Are You Truncating Your Employee’s Social Security Numbers?

July 16, 2019 at 9:33 am Leave a comment

It’s not often I put “IRS” and “commonsense” in the same sentence but on July 3rd the Internal Revenue Service finalized commonsense regulations giving employers permission  to truncate Social Security numbers on W-2 forms.

Employers are required to provide to the Social Security Administration a copy of each W-2 they provide to their employees. This is the form that tells you how much money you earned.   Before these  July changes,  IRS regulations explicitly prohibited employers  from providing this information using a Truncated Taxpayer Identification Number. Who knew? Now employers can truncate but they don’t have to.

Even this arcane and esoteric measure is not without its critics. According to the IRS, tax preparers are concerned that it will increase the instances of information being recorded with the wrong SSN and other groups argue that the change should be mandatory. I will not even pretend to have an opinion on that one but I do believe that this is something that is worth looking into To me, anything that minimizes the use of a complete social security number is worth looking into.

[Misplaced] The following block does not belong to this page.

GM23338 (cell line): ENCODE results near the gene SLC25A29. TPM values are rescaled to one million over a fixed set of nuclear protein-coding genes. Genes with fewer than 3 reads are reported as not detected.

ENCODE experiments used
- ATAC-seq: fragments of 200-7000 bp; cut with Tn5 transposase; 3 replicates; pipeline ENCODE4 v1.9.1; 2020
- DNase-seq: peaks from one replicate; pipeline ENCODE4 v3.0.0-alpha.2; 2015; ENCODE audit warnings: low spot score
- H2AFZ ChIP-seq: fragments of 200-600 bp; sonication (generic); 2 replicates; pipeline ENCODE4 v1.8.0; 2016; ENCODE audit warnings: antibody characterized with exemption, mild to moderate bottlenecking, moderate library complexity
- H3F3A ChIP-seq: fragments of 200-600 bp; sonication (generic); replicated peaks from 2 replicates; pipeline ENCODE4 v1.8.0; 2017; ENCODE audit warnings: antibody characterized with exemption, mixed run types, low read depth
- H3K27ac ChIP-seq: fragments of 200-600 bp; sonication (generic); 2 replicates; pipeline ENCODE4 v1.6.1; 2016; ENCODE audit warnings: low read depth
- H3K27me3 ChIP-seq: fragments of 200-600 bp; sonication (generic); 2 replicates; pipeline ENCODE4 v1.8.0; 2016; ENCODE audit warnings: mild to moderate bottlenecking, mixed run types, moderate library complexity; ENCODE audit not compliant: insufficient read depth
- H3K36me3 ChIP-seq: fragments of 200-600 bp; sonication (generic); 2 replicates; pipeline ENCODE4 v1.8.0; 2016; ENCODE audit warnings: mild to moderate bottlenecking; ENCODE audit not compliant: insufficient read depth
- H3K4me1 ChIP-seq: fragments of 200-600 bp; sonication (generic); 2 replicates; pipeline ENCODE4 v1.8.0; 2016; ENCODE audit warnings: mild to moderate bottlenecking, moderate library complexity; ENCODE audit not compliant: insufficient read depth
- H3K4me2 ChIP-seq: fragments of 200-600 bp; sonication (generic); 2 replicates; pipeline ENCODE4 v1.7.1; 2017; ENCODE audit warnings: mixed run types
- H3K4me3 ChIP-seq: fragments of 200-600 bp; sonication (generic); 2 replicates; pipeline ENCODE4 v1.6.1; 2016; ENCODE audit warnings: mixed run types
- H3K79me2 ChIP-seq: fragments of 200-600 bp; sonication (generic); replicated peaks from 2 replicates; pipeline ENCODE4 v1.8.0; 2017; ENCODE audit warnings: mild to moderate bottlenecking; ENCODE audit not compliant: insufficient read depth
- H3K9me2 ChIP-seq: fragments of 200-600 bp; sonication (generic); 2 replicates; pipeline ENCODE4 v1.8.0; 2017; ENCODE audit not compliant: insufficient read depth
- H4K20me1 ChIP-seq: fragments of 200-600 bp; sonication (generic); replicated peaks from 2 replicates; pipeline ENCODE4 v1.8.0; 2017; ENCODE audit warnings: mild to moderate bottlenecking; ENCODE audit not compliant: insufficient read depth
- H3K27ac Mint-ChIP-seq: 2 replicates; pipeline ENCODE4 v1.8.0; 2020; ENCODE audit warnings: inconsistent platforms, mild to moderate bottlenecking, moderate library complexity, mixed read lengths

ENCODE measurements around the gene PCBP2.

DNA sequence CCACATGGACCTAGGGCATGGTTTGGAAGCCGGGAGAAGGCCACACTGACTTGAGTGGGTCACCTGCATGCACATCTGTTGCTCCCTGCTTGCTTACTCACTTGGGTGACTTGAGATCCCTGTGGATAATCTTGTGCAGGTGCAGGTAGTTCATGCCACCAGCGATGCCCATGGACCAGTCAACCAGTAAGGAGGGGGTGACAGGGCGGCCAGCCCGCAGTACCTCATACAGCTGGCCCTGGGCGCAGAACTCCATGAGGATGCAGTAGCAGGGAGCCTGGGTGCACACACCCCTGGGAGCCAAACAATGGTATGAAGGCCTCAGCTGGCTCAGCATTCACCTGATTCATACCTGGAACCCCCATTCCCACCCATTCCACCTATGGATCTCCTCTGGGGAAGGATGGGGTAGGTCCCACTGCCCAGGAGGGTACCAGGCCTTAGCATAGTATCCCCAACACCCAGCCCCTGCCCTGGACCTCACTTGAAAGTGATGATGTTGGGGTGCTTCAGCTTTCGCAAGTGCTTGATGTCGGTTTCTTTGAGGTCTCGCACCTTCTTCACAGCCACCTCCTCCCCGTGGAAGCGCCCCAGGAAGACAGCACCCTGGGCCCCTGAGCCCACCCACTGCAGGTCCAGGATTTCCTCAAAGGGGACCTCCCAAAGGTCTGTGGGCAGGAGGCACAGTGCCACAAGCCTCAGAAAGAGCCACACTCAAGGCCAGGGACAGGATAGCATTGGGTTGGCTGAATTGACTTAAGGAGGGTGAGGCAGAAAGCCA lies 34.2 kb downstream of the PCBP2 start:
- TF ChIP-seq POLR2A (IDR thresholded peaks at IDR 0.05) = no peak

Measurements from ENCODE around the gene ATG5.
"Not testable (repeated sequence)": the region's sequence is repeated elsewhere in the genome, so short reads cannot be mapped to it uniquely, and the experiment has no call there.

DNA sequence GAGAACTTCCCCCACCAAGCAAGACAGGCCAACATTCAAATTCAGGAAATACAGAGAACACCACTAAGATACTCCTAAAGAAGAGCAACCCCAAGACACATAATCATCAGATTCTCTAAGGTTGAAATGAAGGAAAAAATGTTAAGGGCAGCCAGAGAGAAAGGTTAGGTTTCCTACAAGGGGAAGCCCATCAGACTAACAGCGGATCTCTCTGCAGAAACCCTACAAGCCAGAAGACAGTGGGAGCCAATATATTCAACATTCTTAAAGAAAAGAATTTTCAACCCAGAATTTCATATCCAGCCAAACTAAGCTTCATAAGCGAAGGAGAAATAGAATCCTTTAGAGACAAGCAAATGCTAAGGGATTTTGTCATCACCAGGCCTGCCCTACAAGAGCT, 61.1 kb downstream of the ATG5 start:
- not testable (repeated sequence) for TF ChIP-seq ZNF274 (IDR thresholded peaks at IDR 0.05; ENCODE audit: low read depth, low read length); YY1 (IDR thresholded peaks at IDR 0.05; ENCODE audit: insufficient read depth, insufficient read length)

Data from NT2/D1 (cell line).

Former CEO indicted

Late last week former Melrose CEO Alan Kaufman was indicted on federal charges of bribery in relation to favorable loans and marketing deals he allegedly entered into with a member who gave him among other things lavish vacations, and free housing. Some news speaks for itself.

Entry filed under: HR, Regulatory. Tags: , .

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Authored By:

Henry Meier, Esq., Senior Vice President, General Counsel, New York Credit Union Association.

The views Henry expresses are Henry’s alone and do not necessarily reflect the views of the Association. In addition, although Henry strives to give his readers useful and accurate information on a broad range of subjects, many of which involve legal disputes, his views are not a substitute for legal advise from retained counsel.

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